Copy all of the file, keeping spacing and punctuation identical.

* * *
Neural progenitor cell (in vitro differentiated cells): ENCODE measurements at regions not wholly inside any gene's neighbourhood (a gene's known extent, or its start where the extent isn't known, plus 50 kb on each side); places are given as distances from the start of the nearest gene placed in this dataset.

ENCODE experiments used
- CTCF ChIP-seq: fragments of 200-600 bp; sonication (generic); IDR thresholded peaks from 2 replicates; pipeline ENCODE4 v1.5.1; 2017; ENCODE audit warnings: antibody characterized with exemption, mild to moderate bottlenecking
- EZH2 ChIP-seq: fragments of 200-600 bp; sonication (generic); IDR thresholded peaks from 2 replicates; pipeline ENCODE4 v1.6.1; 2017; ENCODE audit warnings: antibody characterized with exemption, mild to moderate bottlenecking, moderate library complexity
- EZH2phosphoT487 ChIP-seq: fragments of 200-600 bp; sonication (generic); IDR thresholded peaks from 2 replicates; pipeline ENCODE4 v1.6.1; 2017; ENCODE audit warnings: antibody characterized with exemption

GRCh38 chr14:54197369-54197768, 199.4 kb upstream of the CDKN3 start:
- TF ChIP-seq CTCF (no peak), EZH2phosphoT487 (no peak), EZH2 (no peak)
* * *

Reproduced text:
Neural progenitor cell (in vitro differentiated cells): ENCODE measurements at regions not wholly inside any gene's neighbourhood (a gene's known extent, or its start where the extent isn't known, plus 50 kb on each side); places are given as distances from the start of the nearest gene placed in this dataset.

ENCODE experiments used
- CTCF ChIP-seq: fragments of 200-600 bp; sonication (generic); IDR thresholded peaks from 2 replicates; pipeline ENCODE4 v1.5.1; 2017; ENCODE audit warnings: antibody characterized with exemption, mild to moderate bottlenecking
- EZH2 ChIP-seq: fragments of 200-600 bp; sonication (generic); IDR thresholded peaks from 2 replicates; pipeline ENCODE4 v1.6.1; 2017; ENCODE audit warnings: antibody characterized with exemption, mild to moderate bottlenecking, moderate library complexity
- EZH2phosphoT487 ChIP-seq: fragments of 200-600 bp; sonication (generic); IDR thresholded peaks from 2 replicates; pipeline ENCODE4 v1.6.1; 2017; ENCODE audit warnings: antibody characterized with exemption

GRCh38 chr14:54197369-54197768, 199.4 kb upstream of the CDKN3 start:
- TF ChIP-seq CTCF (no peak), EZH2phosphoT487 (no peak), EZH2 (no peak)